…. give thanks every day for everything” (Ephesians 5:20 NEB).
It is easy to let triteness enshroud the special times of the year – times such as the Fourth of July, wedding anniversaries, Thanksgiving, Christmas. It’s often hard not to write about them in clichés. Thanksgiving has long been my favorite holiday – a special family time – and I resent the way Christmas business has encroached upon it.
There are two classes of people – those who take things for granted and those who take things with gratitude. Even among those who would insist that they belong in the later classification the gratitude may be at a very superficial level. Thanksgiving Day is a timely occasion for exploring the higher range of Christian gratitude.
At the lowest level, there is thanksgiving for obvious material things. This is the note that is sounded in the usual Thanksgiving Day proclamation. It summons us to appreciate our prosperity as a nation and the abundance of things showered upon us. With this often goes blindness to the contrast between our own affluence and the poverty of less favored peoples.
At a somewhat higher level, there is gratitude not only for material benefits, but also for the many-sided richness and graciousness of human life. This is the note that is heard in a conventional Thanksgiving Day sermon. We are reminded to count our many blessings, “name them one by one,” and to think of them all as gifts of the Creator.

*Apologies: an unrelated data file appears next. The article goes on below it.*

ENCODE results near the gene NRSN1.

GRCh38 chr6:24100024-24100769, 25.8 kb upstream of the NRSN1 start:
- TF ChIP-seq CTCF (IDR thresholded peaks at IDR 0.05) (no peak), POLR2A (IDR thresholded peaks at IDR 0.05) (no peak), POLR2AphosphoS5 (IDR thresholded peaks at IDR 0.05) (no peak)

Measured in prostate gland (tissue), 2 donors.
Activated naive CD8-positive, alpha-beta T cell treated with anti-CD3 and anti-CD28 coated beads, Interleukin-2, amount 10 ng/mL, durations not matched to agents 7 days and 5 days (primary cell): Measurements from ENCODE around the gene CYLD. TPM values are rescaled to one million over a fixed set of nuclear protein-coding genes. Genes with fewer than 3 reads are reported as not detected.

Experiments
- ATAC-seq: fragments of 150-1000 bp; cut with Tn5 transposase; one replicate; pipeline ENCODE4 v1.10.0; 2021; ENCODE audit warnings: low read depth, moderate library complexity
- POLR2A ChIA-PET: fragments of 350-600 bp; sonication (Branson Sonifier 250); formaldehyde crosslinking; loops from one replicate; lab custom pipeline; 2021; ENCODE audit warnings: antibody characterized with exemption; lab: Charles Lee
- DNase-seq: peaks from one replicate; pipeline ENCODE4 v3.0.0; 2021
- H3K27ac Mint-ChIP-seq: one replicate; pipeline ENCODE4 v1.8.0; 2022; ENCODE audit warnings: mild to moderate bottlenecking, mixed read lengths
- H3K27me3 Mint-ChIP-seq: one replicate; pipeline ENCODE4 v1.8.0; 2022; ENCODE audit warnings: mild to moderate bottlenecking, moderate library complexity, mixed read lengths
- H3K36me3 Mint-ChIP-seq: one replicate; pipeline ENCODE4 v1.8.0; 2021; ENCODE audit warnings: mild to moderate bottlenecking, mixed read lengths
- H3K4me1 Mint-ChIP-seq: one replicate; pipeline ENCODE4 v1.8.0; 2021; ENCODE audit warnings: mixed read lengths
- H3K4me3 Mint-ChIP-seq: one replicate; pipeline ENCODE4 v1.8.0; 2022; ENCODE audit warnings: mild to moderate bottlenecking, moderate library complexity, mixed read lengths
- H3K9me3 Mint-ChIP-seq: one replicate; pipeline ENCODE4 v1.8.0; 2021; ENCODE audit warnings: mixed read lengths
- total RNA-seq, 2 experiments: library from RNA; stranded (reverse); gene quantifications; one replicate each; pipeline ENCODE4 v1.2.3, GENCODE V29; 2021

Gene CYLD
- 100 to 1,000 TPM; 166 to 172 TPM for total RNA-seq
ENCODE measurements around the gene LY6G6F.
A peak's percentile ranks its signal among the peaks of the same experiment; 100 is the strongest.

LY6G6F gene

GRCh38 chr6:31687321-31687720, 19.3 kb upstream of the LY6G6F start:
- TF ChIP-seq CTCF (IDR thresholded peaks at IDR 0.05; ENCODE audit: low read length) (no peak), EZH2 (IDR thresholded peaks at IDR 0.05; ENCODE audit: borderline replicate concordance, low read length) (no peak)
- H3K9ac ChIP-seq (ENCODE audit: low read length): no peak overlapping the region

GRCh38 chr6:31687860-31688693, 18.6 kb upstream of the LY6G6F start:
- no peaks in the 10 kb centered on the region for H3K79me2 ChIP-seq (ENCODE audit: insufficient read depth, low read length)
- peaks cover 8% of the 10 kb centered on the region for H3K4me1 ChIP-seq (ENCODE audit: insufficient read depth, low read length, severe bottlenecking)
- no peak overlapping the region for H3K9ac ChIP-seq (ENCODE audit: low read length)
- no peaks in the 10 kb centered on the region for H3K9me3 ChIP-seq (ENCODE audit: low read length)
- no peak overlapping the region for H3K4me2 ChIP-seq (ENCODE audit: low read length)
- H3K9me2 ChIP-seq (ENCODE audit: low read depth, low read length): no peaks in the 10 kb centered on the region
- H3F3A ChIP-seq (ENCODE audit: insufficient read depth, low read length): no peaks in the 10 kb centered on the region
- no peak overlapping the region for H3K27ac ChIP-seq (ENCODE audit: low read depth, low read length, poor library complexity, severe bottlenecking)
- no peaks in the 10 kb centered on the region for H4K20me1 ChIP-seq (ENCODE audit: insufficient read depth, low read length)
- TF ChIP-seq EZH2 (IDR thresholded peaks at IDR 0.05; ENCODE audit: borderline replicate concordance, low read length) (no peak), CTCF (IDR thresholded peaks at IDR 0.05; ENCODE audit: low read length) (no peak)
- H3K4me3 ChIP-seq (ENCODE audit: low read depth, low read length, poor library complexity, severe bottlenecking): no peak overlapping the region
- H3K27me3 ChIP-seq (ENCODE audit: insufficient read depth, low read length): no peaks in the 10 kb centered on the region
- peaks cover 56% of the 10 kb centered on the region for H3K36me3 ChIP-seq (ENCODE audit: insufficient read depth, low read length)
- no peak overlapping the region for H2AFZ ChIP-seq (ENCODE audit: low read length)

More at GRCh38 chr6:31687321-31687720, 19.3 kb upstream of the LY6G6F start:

This, however, does not yet carry us to the level of thanksgiving that St. Paul has in mind when he bids us Christians to “. . . give thanks every day for everything.” This injunction is bound up with his insight that “in everything God works for good with those who love him” (Romans 8:28 RSV). When we reach this level, we are able to accept with unshaken trust even the painful experiences of life. We cannot understand them but we have faith to believe that they are not wholly removed from God’s providence. So Martin Rinkart could compose the glorious hymn, “Now thank we all our God,” at a time of pestilence and famine.
Beyond this, there is still a higher and more theological level of thanksgiving where we begin to see that gratitude is the very heart and center of the Christian life. The Christian life might even be incisively defined as a grateful response to what God in His love has done for us. His redeeming love is a gift which I can never merit but which I joyously accept. Gratitude is the one appropriate reaction for one who knows themselves to be the undeserving recipient of divine grace which has done for them what they cannot do for themselves.
If gratitude is thus the great quality of the Christian life, the great sin is ingratitude. Whatever else sin may be, it is always a manifestation of thanklessness in the face of God’s grace. The thing for which we most need to ask forgiveness is our failure to respond to the love which has come to us in Christ and which for us would go even to the cross.
[Reprint from McDowell, There’s Good News in the World, pp. 96-98]
[Week 13 of my blog of The Story will appear on Friday]